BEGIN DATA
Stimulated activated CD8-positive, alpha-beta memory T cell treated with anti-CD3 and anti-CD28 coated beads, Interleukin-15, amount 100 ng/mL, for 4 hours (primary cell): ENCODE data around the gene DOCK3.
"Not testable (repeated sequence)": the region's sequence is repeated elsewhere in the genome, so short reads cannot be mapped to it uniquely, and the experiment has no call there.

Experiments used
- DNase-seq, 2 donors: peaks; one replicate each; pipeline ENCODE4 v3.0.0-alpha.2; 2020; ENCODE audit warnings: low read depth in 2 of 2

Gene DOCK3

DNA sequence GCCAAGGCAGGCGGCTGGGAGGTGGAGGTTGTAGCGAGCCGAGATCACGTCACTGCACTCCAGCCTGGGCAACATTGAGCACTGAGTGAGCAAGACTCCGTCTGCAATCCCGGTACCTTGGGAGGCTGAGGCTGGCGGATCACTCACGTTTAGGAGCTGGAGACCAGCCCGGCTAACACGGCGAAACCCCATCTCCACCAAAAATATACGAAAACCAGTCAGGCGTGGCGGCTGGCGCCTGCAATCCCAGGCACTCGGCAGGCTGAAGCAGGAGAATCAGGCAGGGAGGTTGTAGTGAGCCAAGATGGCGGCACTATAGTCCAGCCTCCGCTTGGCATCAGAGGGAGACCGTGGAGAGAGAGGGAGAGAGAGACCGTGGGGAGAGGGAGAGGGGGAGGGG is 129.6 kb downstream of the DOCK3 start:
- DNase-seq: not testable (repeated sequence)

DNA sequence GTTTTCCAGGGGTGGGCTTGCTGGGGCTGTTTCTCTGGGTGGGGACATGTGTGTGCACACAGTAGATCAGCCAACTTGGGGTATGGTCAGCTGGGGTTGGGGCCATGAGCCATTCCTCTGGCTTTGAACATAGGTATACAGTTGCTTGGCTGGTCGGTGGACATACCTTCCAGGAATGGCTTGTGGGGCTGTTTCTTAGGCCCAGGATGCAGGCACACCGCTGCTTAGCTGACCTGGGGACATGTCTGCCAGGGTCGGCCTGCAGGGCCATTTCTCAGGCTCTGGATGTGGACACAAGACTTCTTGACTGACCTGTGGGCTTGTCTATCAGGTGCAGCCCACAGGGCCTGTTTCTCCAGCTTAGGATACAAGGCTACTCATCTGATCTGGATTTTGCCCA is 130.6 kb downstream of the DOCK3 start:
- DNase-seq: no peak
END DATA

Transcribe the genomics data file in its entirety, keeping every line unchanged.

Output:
Stimulated activated CD8-positive, alpha-beta memory T cell treated with anti-CD3 and anti-CD28 coated beads, Interleukin-15, amount 100 ng/mL, for 4 hours (primary cell): ENCODE data around the gene DOCK3.
"Not testable (repeated sequence)": the region's sequence is repeated elsewhere in the genome, so short reads cannot be mapped to it uniquely, and the experiment has no call there.

Experiments used
- DNase-seq, 2 donors: peaks; one replicate each; pipeline ENCODE4 v3.0.0-alpha.2; 2020; ENCODE audit warnings: low read depth in 2 of 2

Gene DOCK3

DNA sequence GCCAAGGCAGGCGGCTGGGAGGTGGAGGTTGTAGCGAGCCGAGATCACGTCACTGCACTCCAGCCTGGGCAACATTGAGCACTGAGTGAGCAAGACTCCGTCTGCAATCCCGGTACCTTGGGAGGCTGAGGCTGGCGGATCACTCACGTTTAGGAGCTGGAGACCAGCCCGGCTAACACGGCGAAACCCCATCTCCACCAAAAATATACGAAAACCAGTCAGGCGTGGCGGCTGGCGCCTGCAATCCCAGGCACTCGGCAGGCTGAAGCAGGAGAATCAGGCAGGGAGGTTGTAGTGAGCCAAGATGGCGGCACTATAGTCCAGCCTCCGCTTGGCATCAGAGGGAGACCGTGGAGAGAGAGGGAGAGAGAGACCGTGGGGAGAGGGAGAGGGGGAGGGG is 129.6 kb downstream of the DOCK3 start:
- DNase-seq: not testable (repeated sequence)

DNA sequence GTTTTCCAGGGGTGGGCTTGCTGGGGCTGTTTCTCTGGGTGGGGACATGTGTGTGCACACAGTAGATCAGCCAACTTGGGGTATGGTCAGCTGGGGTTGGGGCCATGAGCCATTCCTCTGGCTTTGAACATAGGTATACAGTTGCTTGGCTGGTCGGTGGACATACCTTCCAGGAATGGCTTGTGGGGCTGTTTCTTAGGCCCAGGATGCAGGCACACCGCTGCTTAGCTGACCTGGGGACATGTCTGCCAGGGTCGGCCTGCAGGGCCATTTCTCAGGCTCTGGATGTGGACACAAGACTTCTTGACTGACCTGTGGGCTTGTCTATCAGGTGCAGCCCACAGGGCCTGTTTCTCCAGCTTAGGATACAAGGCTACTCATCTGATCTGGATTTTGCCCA is 130.6 kb downstream of the DOCK3 start:
- DNase-seq: no peak